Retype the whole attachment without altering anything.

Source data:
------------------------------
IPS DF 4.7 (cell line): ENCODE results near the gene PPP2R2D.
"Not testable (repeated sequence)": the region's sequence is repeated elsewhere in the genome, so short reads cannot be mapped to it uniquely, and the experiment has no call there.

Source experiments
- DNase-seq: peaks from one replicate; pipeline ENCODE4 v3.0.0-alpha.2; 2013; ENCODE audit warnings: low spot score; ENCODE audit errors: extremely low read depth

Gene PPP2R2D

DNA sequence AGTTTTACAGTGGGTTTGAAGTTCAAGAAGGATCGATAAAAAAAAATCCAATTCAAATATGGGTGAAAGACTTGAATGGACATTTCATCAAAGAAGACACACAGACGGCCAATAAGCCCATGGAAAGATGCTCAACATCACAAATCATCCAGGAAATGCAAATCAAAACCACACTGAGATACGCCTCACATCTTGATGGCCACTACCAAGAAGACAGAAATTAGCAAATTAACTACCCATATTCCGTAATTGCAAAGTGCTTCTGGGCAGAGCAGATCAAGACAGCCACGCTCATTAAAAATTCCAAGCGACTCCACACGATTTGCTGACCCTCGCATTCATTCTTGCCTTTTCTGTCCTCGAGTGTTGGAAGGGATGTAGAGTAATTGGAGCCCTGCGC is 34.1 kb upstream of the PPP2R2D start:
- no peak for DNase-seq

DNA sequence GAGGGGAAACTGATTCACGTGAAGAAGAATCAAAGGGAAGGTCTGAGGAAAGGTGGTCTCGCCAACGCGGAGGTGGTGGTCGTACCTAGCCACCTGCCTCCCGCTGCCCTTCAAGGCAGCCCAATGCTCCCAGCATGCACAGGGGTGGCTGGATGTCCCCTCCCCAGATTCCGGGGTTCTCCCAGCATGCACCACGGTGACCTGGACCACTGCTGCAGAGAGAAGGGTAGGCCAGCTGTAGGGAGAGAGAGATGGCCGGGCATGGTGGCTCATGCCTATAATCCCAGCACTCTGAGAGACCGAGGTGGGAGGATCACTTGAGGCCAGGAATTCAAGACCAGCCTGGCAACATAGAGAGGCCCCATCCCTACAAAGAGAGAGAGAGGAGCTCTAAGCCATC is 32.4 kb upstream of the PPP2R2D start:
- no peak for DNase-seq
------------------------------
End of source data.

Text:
IPS DF 4.7 (cell line): ENCODE results near the gene PPP2R2D.
"Not testable (repeated sequence)": the region's sequence is repeated elsewhere in the genome, so short reads cannot be mapped to it uniquely, and the experiment has no call there.

Source experiments
- DNase-seq: peaks from one replicate; pipeline ENCODE4 v3.0.0-alpha.2; 2013; ENCODE audit warnings: low spot score; ENCODE audit errors: extremely low read depth

Gene PPP2R2D

DNA sequence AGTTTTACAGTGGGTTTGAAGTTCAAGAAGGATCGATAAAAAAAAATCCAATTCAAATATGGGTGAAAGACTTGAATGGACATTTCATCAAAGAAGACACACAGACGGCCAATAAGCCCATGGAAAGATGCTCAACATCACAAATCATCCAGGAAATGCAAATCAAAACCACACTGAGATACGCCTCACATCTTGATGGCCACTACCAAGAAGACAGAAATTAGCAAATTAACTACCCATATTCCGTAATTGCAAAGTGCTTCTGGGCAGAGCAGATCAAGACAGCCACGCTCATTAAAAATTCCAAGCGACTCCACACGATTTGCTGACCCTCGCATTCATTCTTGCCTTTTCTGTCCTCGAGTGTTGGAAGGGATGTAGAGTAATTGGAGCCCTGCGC is 34.1 kb upstream of the PPP2R2D start:
- no peak for DNase-seq

DNA sequence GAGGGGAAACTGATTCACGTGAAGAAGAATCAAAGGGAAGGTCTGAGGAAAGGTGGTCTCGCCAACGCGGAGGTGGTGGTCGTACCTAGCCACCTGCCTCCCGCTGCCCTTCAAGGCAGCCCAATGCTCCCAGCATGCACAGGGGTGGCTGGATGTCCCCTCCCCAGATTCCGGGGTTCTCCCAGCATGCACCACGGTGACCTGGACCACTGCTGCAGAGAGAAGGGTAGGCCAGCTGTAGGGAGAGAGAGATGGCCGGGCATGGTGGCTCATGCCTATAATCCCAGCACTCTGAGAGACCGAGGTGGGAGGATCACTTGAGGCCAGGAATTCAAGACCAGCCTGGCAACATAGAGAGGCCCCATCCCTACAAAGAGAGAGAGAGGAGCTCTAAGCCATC is 32.4 kb upstream of the PPP2R2D start:
- no peak for DNase-seq